Pork Allergy

PorkPork allergy is classified under Type 1 or contact allergy. The body’s immune system produces immunoglobulin E (IgE – an antibody), and histamine in response to contact with the allergen. These allergic reactions start immediately, or a few hours after consuming pork. The allergy is very rare.

Either the meat itself, or the chemicals used to process the meat lead to allergies. Generally, proteins such as papain and casein are used as a stabilizer and tenderizer. Food allergies are mostly caused due to chemical contaminates and preservatives.

The antibiotics that are commonly used in the form are another potent source of pork allergy. Mitchell’s Gourmet Foods Inc, in 2001, recalled all its pork products because the hogs were injected with penicillin prior to their transfer to the processing center.

Symptoms of Pork Allergy

The most prominent pork allergy symptoms include the following:

  • Severe anaphylactic reaction ( whole body reactions with rashes and redness)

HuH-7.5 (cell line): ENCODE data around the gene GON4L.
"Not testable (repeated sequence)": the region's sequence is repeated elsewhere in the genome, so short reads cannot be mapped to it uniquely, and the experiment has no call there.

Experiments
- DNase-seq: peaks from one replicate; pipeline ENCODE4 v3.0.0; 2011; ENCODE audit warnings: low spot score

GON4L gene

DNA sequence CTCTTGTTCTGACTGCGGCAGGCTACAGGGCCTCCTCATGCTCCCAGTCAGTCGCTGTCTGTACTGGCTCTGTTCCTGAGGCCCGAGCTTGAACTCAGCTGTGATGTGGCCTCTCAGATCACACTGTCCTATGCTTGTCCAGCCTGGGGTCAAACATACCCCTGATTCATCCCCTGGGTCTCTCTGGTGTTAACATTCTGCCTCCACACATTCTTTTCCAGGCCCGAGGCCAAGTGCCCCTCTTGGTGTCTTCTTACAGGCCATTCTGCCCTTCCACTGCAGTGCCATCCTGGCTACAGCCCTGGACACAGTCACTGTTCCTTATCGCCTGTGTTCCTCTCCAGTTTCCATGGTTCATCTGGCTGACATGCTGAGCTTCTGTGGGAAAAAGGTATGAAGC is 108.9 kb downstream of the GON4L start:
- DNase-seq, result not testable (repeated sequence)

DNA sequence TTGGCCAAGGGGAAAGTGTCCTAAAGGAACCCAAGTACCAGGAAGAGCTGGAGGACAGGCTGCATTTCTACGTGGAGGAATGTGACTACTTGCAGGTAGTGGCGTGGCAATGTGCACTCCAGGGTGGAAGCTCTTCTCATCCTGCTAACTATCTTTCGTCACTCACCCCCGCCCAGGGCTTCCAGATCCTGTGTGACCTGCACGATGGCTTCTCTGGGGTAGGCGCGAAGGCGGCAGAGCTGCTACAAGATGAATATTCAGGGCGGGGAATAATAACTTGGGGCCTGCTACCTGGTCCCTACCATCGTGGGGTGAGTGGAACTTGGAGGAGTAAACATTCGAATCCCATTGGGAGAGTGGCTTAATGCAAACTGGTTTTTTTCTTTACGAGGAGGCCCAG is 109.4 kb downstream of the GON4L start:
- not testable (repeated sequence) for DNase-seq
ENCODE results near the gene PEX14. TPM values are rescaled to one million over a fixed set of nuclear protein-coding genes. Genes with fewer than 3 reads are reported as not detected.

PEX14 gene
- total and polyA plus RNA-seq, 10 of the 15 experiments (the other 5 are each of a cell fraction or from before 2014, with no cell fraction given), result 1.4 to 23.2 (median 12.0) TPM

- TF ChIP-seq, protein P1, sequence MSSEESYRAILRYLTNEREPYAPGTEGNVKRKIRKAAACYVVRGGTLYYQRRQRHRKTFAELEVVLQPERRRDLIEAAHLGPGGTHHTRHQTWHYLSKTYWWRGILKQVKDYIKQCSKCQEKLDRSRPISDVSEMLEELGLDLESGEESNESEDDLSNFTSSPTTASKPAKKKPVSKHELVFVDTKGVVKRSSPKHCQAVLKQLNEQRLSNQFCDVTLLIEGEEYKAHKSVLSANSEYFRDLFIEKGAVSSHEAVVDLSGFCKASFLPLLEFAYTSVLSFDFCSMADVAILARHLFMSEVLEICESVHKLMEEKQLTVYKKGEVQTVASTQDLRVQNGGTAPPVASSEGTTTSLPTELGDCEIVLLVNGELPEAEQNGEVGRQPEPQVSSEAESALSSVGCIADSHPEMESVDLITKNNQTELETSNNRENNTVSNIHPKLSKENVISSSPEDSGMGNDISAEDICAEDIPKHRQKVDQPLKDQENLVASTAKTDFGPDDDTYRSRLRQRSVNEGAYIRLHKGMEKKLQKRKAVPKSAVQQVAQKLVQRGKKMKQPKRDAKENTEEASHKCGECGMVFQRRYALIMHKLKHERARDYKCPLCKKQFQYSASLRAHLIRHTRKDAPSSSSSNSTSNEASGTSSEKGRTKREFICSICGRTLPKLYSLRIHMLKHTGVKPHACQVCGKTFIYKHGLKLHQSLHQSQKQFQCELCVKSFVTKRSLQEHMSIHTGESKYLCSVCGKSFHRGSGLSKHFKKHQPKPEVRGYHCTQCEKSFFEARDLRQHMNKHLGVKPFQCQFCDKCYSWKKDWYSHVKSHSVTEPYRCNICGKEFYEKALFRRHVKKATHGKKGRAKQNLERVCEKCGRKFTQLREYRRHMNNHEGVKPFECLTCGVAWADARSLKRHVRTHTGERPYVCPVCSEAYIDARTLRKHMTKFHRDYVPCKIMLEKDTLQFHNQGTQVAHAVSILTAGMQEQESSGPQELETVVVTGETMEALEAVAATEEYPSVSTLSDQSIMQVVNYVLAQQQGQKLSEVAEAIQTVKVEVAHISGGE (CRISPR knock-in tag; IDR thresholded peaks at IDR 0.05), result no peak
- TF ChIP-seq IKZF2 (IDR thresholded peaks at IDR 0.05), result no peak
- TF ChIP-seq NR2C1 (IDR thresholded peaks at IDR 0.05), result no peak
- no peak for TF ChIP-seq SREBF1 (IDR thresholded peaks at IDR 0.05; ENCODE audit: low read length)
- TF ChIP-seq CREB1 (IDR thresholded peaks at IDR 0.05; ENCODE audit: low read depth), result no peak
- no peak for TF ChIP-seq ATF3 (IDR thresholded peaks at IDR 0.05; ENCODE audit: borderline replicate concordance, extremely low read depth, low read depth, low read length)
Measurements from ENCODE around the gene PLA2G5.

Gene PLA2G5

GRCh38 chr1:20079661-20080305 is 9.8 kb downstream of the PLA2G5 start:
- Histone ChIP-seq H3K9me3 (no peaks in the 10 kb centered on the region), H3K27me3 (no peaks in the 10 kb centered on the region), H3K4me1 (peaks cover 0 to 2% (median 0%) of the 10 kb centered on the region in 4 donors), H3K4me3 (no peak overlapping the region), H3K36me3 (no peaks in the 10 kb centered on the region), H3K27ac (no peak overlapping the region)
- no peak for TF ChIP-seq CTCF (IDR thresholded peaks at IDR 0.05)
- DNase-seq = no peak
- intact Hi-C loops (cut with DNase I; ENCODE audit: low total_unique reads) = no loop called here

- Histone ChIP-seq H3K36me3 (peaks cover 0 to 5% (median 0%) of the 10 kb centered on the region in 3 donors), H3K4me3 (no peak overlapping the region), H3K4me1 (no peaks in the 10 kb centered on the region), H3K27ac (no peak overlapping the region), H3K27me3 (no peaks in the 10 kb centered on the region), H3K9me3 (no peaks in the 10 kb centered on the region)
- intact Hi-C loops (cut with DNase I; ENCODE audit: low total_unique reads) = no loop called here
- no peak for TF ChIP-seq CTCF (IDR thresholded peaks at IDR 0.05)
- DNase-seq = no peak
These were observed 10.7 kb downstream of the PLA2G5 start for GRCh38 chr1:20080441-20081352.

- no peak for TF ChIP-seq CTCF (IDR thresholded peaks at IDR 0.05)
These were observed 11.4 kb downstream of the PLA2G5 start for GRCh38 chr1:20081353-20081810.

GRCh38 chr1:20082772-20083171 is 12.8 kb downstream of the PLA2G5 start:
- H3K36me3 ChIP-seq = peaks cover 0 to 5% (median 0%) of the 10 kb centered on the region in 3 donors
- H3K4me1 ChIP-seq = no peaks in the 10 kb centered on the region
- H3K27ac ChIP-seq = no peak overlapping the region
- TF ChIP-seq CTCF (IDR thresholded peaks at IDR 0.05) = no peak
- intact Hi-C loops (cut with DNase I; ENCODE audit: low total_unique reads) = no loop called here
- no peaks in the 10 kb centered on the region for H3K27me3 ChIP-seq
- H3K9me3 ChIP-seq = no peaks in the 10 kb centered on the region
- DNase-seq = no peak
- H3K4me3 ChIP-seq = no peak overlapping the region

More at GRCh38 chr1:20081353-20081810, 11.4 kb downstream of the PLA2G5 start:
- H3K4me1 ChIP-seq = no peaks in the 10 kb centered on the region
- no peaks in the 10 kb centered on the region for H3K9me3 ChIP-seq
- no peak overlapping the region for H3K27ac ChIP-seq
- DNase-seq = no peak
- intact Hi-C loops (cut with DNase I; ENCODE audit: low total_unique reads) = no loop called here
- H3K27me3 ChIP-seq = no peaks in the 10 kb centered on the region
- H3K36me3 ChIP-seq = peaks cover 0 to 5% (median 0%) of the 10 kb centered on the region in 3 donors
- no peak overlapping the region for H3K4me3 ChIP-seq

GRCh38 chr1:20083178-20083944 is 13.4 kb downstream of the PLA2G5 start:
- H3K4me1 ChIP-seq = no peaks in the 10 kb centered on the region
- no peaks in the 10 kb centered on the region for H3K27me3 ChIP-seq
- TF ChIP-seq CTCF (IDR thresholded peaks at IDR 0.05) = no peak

• Asthma
  • Abdominal symptoms
  • Eczema
  • Headaches
  • Wheezing
  • Runny nose
  • Sinusitis
  • Cough
  • Hives

Treatment for Pork Allergy Symptoms

The treatment options for pork allergy symptoms include the following options:

  • Avoid contact with the allergen
  • Take adrenalin injection if anaphylaxis reaction occurs
  • Antihistamine to keep in check the secreted histamine
  • Use bronchodilators for countering the asthmatic symptoms

Other Treatment Options for Pork Allergy

If your allergy is mild and devoid of any serious reaction, the following common products will be of great help to you:

  • Quercitin
  • Bromelain
  • Vitamin A
  • Eucalyptus
  • Iron
  • L-Carnitine

One Final Advice

For either taking treatment or changing the nature and course of treatment strict medical supervision is mandatory.

More Treatments for Pork Allergy

The main thing is to avoid contact with the allergen. So, dietary modification is necessary to exclude pork. Other useful treatments include:

  • Nasal sprays, including antihistamines and topical steroids, for allergic rhinitis.
  • Eyedrops – olapatadine, ketotifen, levocabastine and ketorolac for allergic conjunctivitis.
  • For asthma, take inhaled corticosteroids and inhaled beta agonists.
  • Take oral steroids for moderate allergic symptoms, with skin conditions or asthma.
  • Desensitization to get used to the allergen.
  • In case of anaphylactic reaction, hospitalization may be necessary.

Leave a reply

Your email address will not be published. Required fields are marked *